Public officers discuss hurricane preparations last Thursday during the annual meeting of the National Disaster Management Council. (Photo: GIS)

Government agencies and their private-sector partners pledged to continue working closely together on hurricane preparations last Thursday at the annual meeting of the National Disaster Management Council.

Governor John Rankin, who chairs the NDMC, said such collaboration has been crucial to disaster preparedness in recent years.

“This is an area where the premier and I are working together with the deputy governor and the permanent secretaries, as well as the Department of Disaster Management,” Mr. Rankin said, adding, “We all must be prepared, and the current warm temperatures are perhaps yet further evidence of the climate change affecting the planet and the risk of more disruptive weather patterns to come.”

The session was the council’s first in-person meeting since the start of the Covid-19 pandemic, according to Government Information Services.

Attendees provided updates on preparations including marine and land-based emergency shelter in spections; structural integrity checks for “key” public facilities; school repairs; ghut clearance; first-responder training; and testing of emergency plans, GIS stated.

Public service

Also during the meeting, Deputy Governor David Archer Jr. provided an overview of the 2023 Public Service Readiness Assessment, which gathers data about response plans, emergency operations plans, and measures to protect public officers and equipment.

“We know that the hazard environment is constantly evolving, so we likewise seek to constantly improve the levels of readiness within the public service,” Mr. Archer said.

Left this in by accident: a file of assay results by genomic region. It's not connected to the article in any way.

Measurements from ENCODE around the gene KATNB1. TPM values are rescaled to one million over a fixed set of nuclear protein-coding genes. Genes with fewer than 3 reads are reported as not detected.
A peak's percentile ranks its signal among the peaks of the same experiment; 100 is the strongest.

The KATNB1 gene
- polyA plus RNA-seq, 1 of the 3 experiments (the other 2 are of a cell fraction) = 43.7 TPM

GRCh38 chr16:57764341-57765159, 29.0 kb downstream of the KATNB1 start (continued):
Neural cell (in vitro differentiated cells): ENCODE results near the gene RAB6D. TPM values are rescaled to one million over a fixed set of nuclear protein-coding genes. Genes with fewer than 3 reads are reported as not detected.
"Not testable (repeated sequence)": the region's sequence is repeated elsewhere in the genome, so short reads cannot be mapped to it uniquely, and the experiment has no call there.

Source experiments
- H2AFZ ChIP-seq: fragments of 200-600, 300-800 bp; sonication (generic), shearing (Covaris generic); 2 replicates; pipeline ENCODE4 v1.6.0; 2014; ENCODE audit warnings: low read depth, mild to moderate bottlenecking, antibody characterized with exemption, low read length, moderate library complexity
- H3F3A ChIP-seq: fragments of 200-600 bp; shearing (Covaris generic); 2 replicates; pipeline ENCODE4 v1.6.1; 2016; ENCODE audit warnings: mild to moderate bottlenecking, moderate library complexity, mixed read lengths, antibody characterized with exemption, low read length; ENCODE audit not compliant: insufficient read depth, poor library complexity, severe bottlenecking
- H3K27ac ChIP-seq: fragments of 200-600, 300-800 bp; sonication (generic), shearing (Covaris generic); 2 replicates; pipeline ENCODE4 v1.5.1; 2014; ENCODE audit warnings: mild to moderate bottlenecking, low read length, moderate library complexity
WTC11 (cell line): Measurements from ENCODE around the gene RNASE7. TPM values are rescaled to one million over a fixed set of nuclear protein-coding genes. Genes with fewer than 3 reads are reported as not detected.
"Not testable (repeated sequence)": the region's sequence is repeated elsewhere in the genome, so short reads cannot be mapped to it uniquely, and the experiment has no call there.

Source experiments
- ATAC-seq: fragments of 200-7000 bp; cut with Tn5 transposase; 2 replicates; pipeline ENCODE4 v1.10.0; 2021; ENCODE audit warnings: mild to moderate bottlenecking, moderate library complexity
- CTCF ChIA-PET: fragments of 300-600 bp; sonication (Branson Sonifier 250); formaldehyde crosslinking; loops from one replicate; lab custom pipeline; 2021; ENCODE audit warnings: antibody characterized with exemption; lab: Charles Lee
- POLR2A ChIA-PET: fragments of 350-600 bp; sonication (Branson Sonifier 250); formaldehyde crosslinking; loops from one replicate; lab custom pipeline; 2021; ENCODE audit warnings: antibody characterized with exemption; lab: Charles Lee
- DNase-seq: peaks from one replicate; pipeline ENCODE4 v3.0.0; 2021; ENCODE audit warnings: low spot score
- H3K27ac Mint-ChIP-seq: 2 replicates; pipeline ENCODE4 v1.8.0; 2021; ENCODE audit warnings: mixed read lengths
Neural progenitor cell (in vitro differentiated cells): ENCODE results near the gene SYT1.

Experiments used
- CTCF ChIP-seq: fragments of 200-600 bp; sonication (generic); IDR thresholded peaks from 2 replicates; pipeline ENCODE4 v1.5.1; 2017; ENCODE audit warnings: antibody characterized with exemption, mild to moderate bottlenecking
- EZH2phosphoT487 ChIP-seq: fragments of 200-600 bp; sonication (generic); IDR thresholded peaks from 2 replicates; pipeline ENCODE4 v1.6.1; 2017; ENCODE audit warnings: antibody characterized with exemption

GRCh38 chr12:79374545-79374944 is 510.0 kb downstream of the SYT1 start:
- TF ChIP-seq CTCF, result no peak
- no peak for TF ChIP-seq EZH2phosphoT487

The group also heard a report on public-sector readiness from DDM Director Jasen Penn; a report from BVI Red Cross Director Stacy Lloyd on the organisation’s disaster-risk reduction work; and a hurricane season outlook from DDM meteorologist Andrew Jackson.

‘Integrating resilience’

Premier Dr. Natalio “Sowande” Wheatley thanked participants for their commitment to improving the territory’s resilience.

“I look forward to our continued collaboration toward integrating resilience into all of our systems,” Dr. Wheatley said

Given the early formation of named storms this season, he added, the territory cannot afford to rely on hope.

“We have to be on top of our game and take action to be prepared for the possibility of storms or hurricanes,” the premier said.

The council

NDMC is an inter-agency body that sets policy for disaster-risk reduction in the territory. Its work is guided by the Disaster Management Act and the Virgin Islands Comprehensive Disaster Management Strategy.

Members include permanent secretaries, the financial secretary, and other leaders from key government departments, statutory bodies, and non-governmental partners.